To the Editor: Shall We Save Hillsboro School?

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Hillsboro School today (Photo by Rob Langdon).

Perched at the summit of Half Mile Branch Road in Yancey Mills, stands the skeleton of the old Hillsboro School for Blacks. Originally built in the late 1800s, the school saw students from the communities of Hillsboro, Freetown, and Midway, many of whom walked to school every day regardless of the weather. 

For the students from Midway, that was almost a 4-mile journey. In addition to the children from the communities mentioned, at least twenty-two children who lived in the tenant houses on Tiverton and Seven Oaks Farm also attended Hillsboro School.

Because the school was built before 1917, it did not benefit from the Rosenwald funds available to some of the other African American schools constructed after that date.  Hillsboro School was built entirely by the folks in the communities it served and may well be the oldest African American school in Albemarle County. 

The Hillsboro School served the educational needs of African American children well into the 20th century.  In 1954 the United States Supreme Court ruled segregation in public schools unconstitutional, and by the end of 1957, the students from the Hillsboro School relocated to the public schools in Crozet, Greenwood, and Ivy.

Hillsboro School today (Photo courtesy Rob Langdon).

In 1958, the Hillsboro School took on a new and vital role in the community as The Hillsboro Community Center, hosting all sorts of events that engaged the local communities, including shooting competitions, live music and dances, wedding receptions, community barbeque dinners, etc.  These were no small events either, as they attracted many people from Crozet, Yancey Mills, Brownsville, Greenwood, Batesville, Midway, Mechums River, White Hall, Ivy, and points beyond. Patrons’ cars would literally be parked up and down Half Mile Branch Road, in the Piedmont Baptist Church parking lot, and along Piedmont Church Lane.

Both as a school and as a community center, this building was well-loved and well-used and was an integral part of our local history.  The “schoolhouse” was used, but not abused.  Just through wear and tear and lack of maintenance, it started to show its age. In 1999, the building was in bad need of roof repairs, but rather than addressing the issue, the building was abandoned and has been abandoned ever since. In 2013, the right wing of the building totally collapsed.  Today, rather than being an integral part of the community, it serves only as an eyesore.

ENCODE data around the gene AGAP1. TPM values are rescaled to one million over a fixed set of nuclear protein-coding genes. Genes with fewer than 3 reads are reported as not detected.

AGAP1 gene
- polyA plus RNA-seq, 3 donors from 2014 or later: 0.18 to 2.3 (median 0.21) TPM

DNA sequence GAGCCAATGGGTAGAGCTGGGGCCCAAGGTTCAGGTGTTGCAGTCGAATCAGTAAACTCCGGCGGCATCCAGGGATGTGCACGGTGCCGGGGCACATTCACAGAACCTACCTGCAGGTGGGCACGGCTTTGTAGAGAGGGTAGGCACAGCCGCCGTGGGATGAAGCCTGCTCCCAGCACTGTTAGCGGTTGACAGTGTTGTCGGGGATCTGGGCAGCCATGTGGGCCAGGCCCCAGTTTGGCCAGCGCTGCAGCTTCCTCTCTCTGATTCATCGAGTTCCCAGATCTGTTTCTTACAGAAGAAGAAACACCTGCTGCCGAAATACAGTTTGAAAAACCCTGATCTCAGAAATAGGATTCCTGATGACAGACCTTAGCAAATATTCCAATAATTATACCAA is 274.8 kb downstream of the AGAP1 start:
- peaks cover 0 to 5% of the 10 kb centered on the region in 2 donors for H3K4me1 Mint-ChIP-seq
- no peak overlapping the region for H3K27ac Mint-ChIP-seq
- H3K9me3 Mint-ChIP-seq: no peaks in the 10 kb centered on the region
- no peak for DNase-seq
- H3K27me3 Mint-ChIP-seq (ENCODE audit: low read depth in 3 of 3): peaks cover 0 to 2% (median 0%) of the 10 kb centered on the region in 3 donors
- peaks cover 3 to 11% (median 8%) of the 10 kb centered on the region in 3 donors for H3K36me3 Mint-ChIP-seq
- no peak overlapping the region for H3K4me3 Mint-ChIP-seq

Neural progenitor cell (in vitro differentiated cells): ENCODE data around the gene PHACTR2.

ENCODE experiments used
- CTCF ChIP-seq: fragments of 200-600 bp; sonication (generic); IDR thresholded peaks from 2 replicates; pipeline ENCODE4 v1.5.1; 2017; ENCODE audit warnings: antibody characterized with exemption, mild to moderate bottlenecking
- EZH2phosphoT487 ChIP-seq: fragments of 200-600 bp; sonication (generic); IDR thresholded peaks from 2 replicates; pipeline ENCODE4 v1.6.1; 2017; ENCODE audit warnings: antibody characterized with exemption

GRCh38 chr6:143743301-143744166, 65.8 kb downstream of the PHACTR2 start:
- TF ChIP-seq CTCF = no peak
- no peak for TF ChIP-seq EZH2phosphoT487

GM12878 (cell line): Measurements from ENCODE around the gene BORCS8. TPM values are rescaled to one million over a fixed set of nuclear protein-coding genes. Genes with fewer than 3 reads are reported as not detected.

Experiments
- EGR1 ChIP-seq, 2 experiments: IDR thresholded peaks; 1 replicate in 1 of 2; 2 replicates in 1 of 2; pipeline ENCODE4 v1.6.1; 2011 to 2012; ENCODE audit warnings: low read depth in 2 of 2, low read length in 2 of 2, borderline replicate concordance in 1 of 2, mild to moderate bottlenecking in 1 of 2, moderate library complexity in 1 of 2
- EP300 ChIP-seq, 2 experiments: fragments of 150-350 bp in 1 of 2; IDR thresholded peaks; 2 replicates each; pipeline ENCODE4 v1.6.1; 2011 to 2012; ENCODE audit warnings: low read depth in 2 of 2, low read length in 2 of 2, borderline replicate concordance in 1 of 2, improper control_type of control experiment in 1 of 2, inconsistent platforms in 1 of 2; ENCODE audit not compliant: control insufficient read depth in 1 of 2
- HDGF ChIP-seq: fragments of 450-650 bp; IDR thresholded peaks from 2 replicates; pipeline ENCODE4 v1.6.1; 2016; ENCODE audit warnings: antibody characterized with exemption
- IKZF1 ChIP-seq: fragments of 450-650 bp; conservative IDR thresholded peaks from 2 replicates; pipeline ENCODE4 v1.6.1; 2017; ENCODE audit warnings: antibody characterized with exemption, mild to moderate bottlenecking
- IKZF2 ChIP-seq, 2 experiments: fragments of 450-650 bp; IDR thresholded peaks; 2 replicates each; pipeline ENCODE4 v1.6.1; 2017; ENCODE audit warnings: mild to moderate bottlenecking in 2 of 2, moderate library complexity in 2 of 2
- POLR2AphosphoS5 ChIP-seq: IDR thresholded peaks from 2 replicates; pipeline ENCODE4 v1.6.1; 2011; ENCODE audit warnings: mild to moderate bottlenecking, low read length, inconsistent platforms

The sad part is, for the last 20-plus years, it has been presented to the community as a “restoration in progress.”  While the old school falls in the Greenwood-Afton Historic District, it is not designated or recognized as a historic landmark. Therefore, it would have been possible to do a historic renovation on it rather than a restoration. That would have included reusing as many original components as possible in the renovation but using conventional building materials as needed to complete the renovation.  This would have been quite doable back in October and November of 2023. However, it has deteriorated rapidly over the winter, and the only thing holding it up right now is habit.  Not that the renovation couldn’t still be done, but it would have to be approached differently than it would have before. But, one would have to act VERY QUICKLY if there is any hope of saving the building. It seems a shame to let a building that represents so much history in the community fall by the wayside. 

With so many old houses and buildings being consumed by the growth in the Crozet area, wouldn’t it be nice to see this building, once the nucleus of the community, be brought back to life?  It really is possible if something is done quickly!

According to the Albemarle County GIS Web, the current owner(s) is listed as:
Hillsboro Community Center, Trustee, 595 Half Mile Branch Road, Crozet VA,  22932

Oddly enough, as of January 1, 2024, the building is still listed as a charitable, tax-exempt clubhouse. Whether or not the current owner(s) have any vision for the building remains to be seen. Why it has been neglected for the past twenty-five years remains a mystery.

Rob Langdon
Crozet

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